Baman: Under the Red Hood & Red Hood: The Lost Days

I just got done reading the two major arcs Batman: Under the Red Hood & Red Hood: The Lost Days, this also includes Batman Annual #25 (which tells how he rose from his grave, but no answers to how).
I’d like to say that I read both arcs on DC Universe and happy that I did. I said from the start that any arcs I read on here that really gra me will be made into a purchase in its trade paperback form and these two stories will be included.
As a fan of the animated film I was very impressed with how well they adapted the story. I am still no fan of the way The Joker sounded or looked in the film, but overall they got all the bullet points in the story correct and made some interesting changes when they needed to be (Black Mask hiring Joker instead of Mr. Freeze is a move that made a lot of sense).
The artwork in the story was done very well and I enjoyed seeing Batman so desperate to avoid the answer he knows already that we get some callback to both The Death of Superman & Green Arrow: Quiver (I also read these on here).
By the end of both stories we are still not 100% on what made him become Red Hood, in the film they used the fact The Joker was once called Red Hood, but in these stories its never mentioned (unless I overlooked a panel).
In The Lost Days we see that Jason Todd is still fighting crime in a sense, as if he’s holding onto that part of himself and when he sees that Batman had moved on we start to see him moving away from that and it makes his change in the main arc make so much more sense, he didn’t just rise up and decide he wanted to go against Batman the way he does.
I was really hoping to see a confrontation between him and Nightwing, especially after reading Batman #416 (also on here) where he and Dick Grayson become kind of like mentor/pupil.
All in all with a just a few minor issues the stories are amazing & any DC fan owes it to themselves to read at least one of these arcs.
What do you all think???


Worth noting: The script for the animated movie was written by Judd Winick, so if it’s faithful to the original story, it’s because they share a writer. I believe Winick’s said he’s happier with the movie version.

As for the story itself: I found a lot of the dialogue rather clunky, and the climactic moment is a little silly since Batman’s solution is just “throw a batarang at the problem.” That said, while the execution suffers a bit, it’s still a very interesting and important story. The Red Hood was a great villain, and honestly, I feel like the more recent direction of emphasizing the “hero” over the “anti” is a waste of potential, but whatever. It’s a great story. Not my favorite, but definitely a good one.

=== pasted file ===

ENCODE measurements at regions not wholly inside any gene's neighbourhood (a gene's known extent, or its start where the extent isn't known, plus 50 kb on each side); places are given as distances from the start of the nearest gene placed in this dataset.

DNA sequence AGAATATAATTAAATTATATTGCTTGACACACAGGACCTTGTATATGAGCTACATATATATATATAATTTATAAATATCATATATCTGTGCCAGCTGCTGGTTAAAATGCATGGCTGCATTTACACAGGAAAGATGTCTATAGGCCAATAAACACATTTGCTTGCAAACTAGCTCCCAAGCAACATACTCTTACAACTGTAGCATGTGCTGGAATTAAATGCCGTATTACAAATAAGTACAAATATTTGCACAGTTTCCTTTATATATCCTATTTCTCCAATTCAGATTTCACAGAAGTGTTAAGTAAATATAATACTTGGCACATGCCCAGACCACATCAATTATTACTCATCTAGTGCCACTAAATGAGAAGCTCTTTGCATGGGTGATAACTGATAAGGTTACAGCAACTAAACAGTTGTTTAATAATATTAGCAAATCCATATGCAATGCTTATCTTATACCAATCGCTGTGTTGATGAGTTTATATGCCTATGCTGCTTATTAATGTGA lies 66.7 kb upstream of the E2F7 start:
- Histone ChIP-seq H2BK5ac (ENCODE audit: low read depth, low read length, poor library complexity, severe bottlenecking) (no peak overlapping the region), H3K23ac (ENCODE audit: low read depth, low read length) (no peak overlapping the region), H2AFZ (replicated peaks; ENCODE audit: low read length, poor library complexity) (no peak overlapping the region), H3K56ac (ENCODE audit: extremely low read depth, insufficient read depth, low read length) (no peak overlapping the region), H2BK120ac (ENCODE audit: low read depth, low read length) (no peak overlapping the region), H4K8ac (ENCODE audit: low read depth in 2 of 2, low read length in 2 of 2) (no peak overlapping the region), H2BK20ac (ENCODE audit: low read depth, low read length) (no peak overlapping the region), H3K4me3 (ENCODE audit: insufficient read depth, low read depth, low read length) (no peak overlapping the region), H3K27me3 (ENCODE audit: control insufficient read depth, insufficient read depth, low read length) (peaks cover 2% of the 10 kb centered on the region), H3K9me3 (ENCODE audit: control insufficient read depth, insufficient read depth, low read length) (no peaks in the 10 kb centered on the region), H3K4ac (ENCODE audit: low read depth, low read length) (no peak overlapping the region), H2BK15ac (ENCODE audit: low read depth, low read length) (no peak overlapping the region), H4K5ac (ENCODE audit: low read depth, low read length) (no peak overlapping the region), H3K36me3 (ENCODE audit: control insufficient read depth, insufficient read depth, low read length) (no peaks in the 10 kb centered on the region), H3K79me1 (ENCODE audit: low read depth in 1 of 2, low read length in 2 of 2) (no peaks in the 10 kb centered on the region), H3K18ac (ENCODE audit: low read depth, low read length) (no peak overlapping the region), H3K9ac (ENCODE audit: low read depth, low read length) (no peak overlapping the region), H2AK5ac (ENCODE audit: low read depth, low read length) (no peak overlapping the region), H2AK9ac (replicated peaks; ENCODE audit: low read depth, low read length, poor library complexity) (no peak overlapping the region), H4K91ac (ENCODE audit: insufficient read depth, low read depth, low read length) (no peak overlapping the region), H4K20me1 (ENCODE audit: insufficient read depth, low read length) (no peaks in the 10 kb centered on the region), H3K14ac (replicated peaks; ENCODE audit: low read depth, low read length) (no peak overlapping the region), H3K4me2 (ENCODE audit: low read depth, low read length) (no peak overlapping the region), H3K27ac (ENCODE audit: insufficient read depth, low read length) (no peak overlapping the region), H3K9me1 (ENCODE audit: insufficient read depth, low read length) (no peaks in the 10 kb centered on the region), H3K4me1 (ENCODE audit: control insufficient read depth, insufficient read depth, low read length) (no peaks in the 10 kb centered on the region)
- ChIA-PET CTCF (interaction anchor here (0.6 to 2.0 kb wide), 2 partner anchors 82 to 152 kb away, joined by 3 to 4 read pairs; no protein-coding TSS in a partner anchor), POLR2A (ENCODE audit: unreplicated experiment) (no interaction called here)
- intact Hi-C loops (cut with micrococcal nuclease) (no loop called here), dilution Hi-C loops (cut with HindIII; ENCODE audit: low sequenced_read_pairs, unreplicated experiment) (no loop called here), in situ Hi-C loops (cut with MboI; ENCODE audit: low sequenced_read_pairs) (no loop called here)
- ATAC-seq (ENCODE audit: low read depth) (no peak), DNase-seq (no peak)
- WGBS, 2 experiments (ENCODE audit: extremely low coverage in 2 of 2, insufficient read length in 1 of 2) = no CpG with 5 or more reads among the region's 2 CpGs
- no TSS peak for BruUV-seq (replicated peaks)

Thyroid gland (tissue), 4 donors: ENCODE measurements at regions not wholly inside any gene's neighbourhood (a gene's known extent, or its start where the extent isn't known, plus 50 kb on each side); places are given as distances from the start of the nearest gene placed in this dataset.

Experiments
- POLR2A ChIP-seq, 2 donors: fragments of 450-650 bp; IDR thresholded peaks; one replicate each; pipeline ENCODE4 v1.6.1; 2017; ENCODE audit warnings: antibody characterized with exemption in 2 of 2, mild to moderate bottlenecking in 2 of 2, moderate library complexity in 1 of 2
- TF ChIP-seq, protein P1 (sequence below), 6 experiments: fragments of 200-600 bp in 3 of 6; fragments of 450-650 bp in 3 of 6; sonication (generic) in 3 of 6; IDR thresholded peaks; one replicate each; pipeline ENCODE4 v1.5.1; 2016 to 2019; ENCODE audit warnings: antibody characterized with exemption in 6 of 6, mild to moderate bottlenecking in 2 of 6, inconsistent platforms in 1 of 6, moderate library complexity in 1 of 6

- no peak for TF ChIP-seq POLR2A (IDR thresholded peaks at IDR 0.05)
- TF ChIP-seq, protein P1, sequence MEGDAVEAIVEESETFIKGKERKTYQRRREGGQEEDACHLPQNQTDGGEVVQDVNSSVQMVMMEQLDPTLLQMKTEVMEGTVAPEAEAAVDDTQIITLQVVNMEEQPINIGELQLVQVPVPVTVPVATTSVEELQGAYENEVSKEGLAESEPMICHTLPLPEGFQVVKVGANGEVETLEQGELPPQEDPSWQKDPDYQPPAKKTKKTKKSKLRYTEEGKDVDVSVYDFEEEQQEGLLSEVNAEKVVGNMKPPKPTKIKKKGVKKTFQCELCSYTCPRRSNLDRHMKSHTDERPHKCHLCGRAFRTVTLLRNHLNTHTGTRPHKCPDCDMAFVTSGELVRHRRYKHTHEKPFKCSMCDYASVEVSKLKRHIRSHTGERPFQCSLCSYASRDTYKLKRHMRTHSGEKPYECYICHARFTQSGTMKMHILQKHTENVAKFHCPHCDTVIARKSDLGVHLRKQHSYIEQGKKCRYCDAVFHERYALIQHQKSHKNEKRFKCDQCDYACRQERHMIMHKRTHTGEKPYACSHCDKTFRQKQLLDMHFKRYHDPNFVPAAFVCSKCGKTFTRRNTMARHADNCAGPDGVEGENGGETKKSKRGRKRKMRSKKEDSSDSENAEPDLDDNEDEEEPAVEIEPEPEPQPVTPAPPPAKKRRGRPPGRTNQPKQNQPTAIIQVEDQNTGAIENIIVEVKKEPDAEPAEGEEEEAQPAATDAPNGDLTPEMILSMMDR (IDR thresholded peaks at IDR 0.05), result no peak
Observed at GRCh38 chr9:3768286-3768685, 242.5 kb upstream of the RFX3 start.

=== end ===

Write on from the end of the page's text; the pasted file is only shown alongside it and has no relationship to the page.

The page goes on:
However, having read both that story and Hush on here, I’ve come to a conclusion: those two stories ruined Batman villains. Ever since the mid-2000s sometime, it feels like every new Batman villain wears some kind of leather coat, a distinctive mask, has a personal vendetta against Bruce Wayne or Batman, and has a connection to Bruce’s or Batman’s past. The first couple (namely, Hush and Red Hood II) were cool, but the parade of imitators like the First Victim and Karma (to name two of the more recent examples) is getting really, really old. Like, I’m not asking for more gimmick villains, but can we at least get somebody who has a goal that doesn’t entirely revolve around Batman? There are always the classic villains, but all of the new blood has just been so… homogeneous.


@BatJamags (wish there was a way to reply to comments directly)
I have never heard of those villains you mentioned, so I’m not sure they were used a lot. Red Hood is an interesting villain because he still shares a tiny bit of the fight he once had with Bruce when they were a tea, but is willing to go that extra mile. This of course makes him dangerous and reading both arcs in the Under the Red Hood story and The Lost Days you also get this sappy sense that he’s also a wounded son.
Hush is a whole other character because outsie of that first story we never heard of this character before, so he kind of came out of nowhere and his obsession seems out of left field. What worked in that story was how they gave some layers to him that made him interesting enough. I liked the look for Red Hood & Hush, but I’m not sure I agree n the leather jacket look being imitated a lot. As I said those two villains you mentioned I never heard of, so not sure how often they were used and other villains like Catwoman it would be a natural look for.
I didn’t know about the writer connection, that does make sense and I only agree that the dialogue in the film was clunky at times and the last confrontation where Batman speaks from his heart it seems felt off, especially with Joker right there, but they needed to have that talk, so the reader/viewer isn’t asking themselves “Why didn’t they talk about it first?”